High energy consuming mining projects that are failing to take off include Mulanje (Bauxite), Salima and Nsanje (Mineral Sands) and Kasungu (tantalum, niobium, uranium). Kayerekera uranium project is under care and maintenance partly due to lack of cheap hydro power. Energy deficit has contributed to low industrial productivity and inability to attract more industrial projects.
Solar energy is not currently preferred for industrial applications. Experts believe that up to 20% of solar energy generated can find its way into national grids. There is potential to tap solar energy for process heat production. Other studies suggest that about two-thirds of the heat in the 100°C to 400°C range is used in industry at temperature levels lower than 200°C (. This can be obtained through solar heating. The challenge is high capital costs, availability at night and affordability. Careful investment analysis is necessary.
Vocational education in Malawi should have the ability to forge a working relationship between learning institutions and the private sector for promoting socio-economic development. Reforms in technological development should reform education systems in Malawi. Areas of focus should be plastic recycling and moulding, automation, electronics, electrical installation, fabrication and welding. Vocational education should be associated with economic goals of promoting production and exporting. This means providing the necessary skills for technological advancement related with agriculture productivity, agro processing, mining and manufacturing.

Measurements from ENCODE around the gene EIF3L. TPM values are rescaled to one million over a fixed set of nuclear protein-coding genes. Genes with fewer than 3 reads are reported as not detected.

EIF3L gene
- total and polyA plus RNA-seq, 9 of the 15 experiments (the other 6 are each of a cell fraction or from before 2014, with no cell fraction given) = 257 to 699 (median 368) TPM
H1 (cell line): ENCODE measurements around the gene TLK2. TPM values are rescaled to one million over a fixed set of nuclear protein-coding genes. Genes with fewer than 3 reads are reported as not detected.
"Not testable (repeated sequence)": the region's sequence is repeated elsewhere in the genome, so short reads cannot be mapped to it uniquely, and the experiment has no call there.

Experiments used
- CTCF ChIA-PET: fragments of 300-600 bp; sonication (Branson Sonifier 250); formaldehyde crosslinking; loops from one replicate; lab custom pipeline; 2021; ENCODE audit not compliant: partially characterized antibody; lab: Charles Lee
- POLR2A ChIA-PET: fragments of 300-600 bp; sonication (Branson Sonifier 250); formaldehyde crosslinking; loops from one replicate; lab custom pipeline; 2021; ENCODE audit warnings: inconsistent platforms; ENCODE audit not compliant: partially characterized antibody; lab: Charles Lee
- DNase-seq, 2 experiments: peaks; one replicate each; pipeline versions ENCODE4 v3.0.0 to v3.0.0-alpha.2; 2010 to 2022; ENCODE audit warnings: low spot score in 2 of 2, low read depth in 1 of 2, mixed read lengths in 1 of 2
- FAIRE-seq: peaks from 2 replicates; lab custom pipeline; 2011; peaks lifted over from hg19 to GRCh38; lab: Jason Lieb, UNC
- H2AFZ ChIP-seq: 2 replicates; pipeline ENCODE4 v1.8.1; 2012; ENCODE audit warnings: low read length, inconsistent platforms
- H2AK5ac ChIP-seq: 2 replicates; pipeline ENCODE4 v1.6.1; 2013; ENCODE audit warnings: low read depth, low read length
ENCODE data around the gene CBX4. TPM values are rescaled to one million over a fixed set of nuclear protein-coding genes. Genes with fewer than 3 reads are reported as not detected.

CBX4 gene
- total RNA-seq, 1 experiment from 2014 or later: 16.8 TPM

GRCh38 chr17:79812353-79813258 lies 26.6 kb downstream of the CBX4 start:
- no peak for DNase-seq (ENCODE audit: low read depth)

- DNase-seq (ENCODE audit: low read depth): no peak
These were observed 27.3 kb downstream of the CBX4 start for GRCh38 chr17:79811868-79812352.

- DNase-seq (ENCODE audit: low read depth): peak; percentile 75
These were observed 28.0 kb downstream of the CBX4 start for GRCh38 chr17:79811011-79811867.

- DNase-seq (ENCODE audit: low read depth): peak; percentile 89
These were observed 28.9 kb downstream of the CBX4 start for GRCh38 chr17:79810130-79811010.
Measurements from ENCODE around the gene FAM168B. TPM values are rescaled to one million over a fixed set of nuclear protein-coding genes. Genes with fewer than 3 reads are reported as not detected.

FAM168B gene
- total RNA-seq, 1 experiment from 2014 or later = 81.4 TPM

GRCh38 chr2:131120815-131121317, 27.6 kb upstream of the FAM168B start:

The above skills development will form very good linkages or promote local content in mining and manufacturing. Expatriate employment will also be reduced.
Mining and Transport infrastructure
The Mining sector has the potential to generate significant economic benefits for Malawi. The Mining Governance and Growth Support Project (MGGSP) has opened efforts to improve governance of the mining sector and unveil mineral potential of the country. The project is focussing on country-wide geological mapping and mineral Assessment. The following activities will be included: